Big Picture

Progressive societies and a scientific glimpse

Distorted image of a crowded street

Unfortunately, the reversal of progressivism and extroversion of past decades is now evident. Social, economic, and political conditions that we used to take for granted, are undone one by one, reducing social cohesion, security, and prosperity. As a result, division, and fear are getting worse. The given circumstances, then, raise a burning question and require a serious answer, subjoined by reason, and not the thymic. How do we have to deal with the threat of manipulation that pushes the masses into dangerous paths? Being able to influence somebody is exciting but being afraid that they will be completely manipulated by anyone regardless of the intentions people have towards them is frightening.

In order to consider our options, we need to be well aware of the deep, root causes of a naturally unpredictable, and perhaps not directly interceptable phenomenon. First of all, every thinking citizen who is not crowded to extremes, understands that extremism arises as a component of causes that are not directly related to religion or culture, and not in the least to ethnic or racial identity. So why do we hear people around us supporting the craziest ideas there could ever exist? Education provides so many tools to help us develop our critical thinking that sometimes it seems irrational how many people listen to any silly information they listen to on the TV and they embrace it as if it was a fact. Two interesting experiments will give us a clue about how all this works.

The first experiment was used a group of Stanford University students was recruited to evaluate a rescue strategy trapped in wildfires. In the first case, the strategy was exploited by firefighter Frank, who presented himself as the father of a newborn infant, who loved diving and always chose the safest path to save a human life. According to the superiors of the service, he was a successful firefighter and professional. In the second case, the same strategy was associated with Fireman George, who had a young son, played golf, and, despite always choosing the safest rescue path, had received several comments from his service superiors and was considered to be a bad professional. It was found that students’ view of the rescue strategy was shaped according to whether it was presented in connection with the good or bad firefighter. When researchers argued against this view, students refused to change their minds. So what if they provided them with serious statistics and arguments? No significance was had for their already formed beliefs.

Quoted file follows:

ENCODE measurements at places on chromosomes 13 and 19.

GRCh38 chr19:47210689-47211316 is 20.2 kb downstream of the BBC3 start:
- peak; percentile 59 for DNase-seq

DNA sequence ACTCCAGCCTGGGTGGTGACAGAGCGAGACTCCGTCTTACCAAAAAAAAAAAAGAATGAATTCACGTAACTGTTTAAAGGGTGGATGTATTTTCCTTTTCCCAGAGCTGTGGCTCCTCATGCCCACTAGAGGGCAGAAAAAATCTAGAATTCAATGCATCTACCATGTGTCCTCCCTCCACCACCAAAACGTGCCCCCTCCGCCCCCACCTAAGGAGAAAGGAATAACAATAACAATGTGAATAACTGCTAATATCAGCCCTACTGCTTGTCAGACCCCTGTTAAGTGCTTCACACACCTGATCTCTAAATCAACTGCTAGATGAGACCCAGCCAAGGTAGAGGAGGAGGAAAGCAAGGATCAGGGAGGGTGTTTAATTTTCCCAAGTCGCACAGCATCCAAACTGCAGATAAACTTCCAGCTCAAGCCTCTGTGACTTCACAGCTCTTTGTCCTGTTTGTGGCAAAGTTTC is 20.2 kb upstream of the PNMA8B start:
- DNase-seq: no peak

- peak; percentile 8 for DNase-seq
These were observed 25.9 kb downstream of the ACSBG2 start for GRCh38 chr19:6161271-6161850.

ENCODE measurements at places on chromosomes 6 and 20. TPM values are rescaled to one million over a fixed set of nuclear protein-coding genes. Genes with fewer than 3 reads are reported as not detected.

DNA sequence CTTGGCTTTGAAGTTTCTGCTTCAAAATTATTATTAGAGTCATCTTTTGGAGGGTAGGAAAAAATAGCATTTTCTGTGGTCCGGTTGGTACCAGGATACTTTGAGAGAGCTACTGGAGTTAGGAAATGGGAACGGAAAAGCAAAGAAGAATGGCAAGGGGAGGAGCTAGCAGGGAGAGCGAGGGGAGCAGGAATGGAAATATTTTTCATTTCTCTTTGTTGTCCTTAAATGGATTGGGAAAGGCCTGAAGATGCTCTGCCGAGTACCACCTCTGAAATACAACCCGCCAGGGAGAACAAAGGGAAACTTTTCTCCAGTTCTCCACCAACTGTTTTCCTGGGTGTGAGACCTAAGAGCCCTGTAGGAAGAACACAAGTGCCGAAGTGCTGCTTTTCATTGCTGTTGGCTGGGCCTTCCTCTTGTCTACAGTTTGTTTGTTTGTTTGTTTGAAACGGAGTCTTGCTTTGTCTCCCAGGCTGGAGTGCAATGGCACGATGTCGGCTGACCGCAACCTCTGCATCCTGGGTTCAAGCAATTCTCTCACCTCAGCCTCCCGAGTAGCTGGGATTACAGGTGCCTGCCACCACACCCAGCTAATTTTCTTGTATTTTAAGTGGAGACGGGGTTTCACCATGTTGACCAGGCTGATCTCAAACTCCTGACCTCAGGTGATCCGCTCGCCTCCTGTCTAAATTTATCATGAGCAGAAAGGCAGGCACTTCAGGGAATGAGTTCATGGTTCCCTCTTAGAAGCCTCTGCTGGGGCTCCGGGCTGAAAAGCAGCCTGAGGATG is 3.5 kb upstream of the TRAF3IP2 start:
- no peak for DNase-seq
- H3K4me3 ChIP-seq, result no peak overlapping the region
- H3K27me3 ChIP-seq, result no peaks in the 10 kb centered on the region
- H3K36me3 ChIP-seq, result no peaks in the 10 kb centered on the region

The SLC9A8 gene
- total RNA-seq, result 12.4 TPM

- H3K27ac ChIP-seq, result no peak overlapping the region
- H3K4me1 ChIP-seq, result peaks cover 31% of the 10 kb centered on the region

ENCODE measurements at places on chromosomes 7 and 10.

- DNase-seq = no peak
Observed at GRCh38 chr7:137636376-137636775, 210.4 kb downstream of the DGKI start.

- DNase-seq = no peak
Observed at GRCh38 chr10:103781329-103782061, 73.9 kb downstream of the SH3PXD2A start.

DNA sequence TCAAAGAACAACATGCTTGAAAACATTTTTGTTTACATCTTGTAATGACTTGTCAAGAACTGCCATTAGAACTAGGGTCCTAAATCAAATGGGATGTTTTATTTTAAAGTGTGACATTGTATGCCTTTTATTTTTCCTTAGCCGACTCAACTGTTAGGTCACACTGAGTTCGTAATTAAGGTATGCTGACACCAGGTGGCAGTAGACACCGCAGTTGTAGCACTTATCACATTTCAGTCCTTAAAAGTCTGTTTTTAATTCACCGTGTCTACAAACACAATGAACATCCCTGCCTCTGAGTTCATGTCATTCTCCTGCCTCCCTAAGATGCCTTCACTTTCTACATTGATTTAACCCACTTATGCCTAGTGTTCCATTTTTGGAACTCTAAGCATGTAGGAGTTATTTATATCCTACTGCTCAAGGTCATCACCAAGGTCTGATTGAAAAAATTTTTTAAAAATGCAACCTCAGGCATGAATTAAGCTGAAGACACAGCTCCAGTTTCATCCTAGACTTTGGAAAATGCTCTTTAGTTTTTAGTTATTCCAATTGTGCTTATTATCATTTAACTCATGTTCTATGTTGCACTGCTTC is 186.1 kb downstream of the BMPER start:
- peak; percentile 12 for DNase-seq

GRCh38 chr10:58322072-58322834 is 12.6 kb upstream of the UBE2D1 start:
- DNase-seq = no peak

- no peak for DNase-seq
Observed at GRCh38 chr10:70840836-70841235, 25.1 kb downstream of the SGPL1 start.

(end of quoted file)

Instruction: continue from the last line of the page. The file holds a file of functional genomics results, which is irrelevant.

Subsequent research has shown the strong influence of yet another trend of people, the so-called confirmation bias. People tend to embrace as much information as supports their pre-existing beliefs and reject as much as disproves them. One of the most famous related experiments was done, again, at Stanford University. For the needs of the experiment, the researchers put together a group of participants, half of whom supported the death penalty, judging it to effectively prevent crime, and the other half were opposed, believing that it has no effect on crime rates. Students were then asked to read two studies on the death penalty and evaluate their reliability. One study presented arguments in favor of conviction and the other against.

Both were designed to present the arguments objectively, employing equally convincing statistical data. Those students who supported the death rate considered that the research they saw was providing clear evidence in favor of their initial arguments. The students who opposed the death penalty had a similar reaction that allowed them to further convince themselves about the validity of their arguments. The most interesting thing, though, is that all the participants walked away from the survey even more convinced of the views they carried right from the very beginning.

If people are so willing to embrace a theory as long as it confirms a part of their initial approach to a particular matter, it is no surprise that every day we hear more and more about people who believe the Earth is flat or that humans were initially born to the moon and conquered this planet thousands of years ago. The ability to have an influence on other people does not only depend on us but also on them. People may seem to be open-minded while in reality, they are the complete opposite. Their willingness to accept new theories is based on their denial to change their initial considerations.

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Anna Siampani
Anna Siampani, Lifestyle Editorial Director at the CEOWORLD magazine, working with reporters covering the luxury travel, high-end fashion, hospitality, and lifestyle industries. As lifestyle editorial director, Anna oversees CEOWORLD magazine's daily digital editorial operations, editing and writing features, essays, news, and other content, in addition to editing the magazine's cover stories, astrology pages, and more. You can reach Anna by mail at anna@ceoworld.biz